As you may have noticed in recent times, when conducting searches across the major engines the results you are presented with are looking very different to those of a few years ago. Thanks to the innovative attempts of big players such as Google and Bing to provide the richest, most varied and in particular most relevant results to their users, we are increasingly seeing ‘blended results’ that incorporate rich media content, such as images and video, as well as real-time information, from social networks such as Twitter. Results can also vary depending on factors specific to the searcher, such as what they have looked for in the past.
So in a series of articles I am going to give you the lowdown on three significant developments shaping how search engines present their results. I’ll be covering Personalised Search, Social Search and Real-Time Search to ensure you can distinguish between them and understand their likely impact on your digital marketing strategy.
You will learn that these developments demand that you make it a priority in 2010 to combine tactics in social media and content with you search engine optimisation (SEO) strategy. SEO can no longer operate in isolation. Instead, an integrated strategy is needed to maximise your reach and therefore targeted traffic.
So with that in mind, let’s begin with a look at personalised search…
What is personalised search?
Google’s personalised search considers a user’s search history to deliver them with (what Google hopes to be) more relevant and useful results. So, in a nutshell, Google delivers results based on your previous search queries and the sites you’ve visited. By analysing what you search for and the links you click on the search engine results page (SERP), over time Google builds a picture of the types or themes of website you favour. Therefore, it is likely that these sites will appear in your search results more often for particular search queries. In essence, it means search results are being custom tailored for each individual.
Personalised search in itself is not a new concept. When it was first introduced users only received personalised results if they were logged into their Google account. However, Google has now updated their algorithm to deliver personalised results to all users worldwide, even those who aren’t logged into their Google account. The result is that more and more often we will each see different results when we conduct a search, even for the same query.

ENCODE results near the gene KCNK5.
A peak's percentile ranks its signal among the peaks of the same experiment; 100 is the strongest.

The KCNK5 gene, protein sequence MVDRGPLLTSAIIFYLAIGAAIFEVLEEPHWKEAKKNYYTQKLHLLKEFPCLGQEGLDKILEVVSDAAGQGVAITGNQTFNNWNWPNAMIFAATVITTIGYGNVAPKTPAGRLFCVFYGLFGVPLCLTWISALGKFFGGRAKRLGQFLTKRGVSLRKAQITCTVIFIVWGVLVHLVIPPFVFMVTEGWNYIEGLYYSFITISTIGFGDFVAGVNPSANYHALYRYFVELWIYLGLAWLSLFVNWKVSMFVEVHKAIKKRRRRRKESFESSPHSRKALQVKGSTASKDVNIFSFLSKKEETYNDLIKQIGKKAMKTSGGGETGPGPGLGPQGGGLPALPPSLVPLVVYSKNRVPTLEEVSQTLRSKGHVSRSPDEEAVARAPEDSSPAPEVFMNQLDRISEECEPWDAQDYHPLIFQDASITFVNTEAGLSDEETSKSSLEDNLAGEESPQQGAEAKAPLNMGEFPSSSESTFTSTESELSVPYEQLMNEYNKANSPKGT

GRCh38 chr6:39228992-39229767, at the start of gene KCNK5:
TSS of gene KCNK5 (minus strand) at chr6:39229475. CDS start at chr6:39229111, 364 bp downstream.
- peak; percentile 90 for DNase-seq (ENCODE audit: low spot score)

For example, let’s say you regularly conduct searches for the term ‘eagle’. Without personalised search Google is unlikely to tell whether you are a fan of the large flying bird, the rather beautiful Jaguar E-type or perhaps even the band of ‘Hotel California’ fame. However, you’re a bird lover, so with personalised search, over time, Google will begin to put two and two together as you click on listings that are bird related. As a result of this realisation, the bird related content you are interested in occupies more and more of the search results, sifting out, or moving down the page, information on Jaguars and the band that you have shown no interest in through your click patterns.
Therefore, personalised search has the potential to serve you very different search results than you would have received before its introduction.
If you would rather that your search results are not personalised in this way then you do have the ability to opt-out completely. You can do this quite easily by clicking on the “Web History” link positioned to the top right of the search results.
You will then be presented with the following page. Once on this page click on the “Disable customisations based on search activity” link and hey presto your results will no longer be affected by your past search history.
However, even if you do opt-out of personalised search, Google will still log what you search as it always has done. The only difference is that it won’t personalise your search results using that information.
Why has personalised search been introduced?
So why has Google rolled out personalised search to all users worldwide? The most obvious reason for this development is that Google is trying to serve individual users with tailored results which prove to be more relevant. Therefore users are more likely to see listings in the results which satisfy what they were looking for. This in turn increases their satisfaction with Google’s search experience, increasing the likelihood that Google will be first choice for their next search.
On an official level Google says:
“When you search using Google, you get more relevant, useful search results, recommendations, and other personalised features. By personalising your results, we hope to deliver you the most useful, relevant information on the Internet.”
So that’s personalised search and how it works. In part 2, I’ll explore what means in terms of your digital marketing efforts?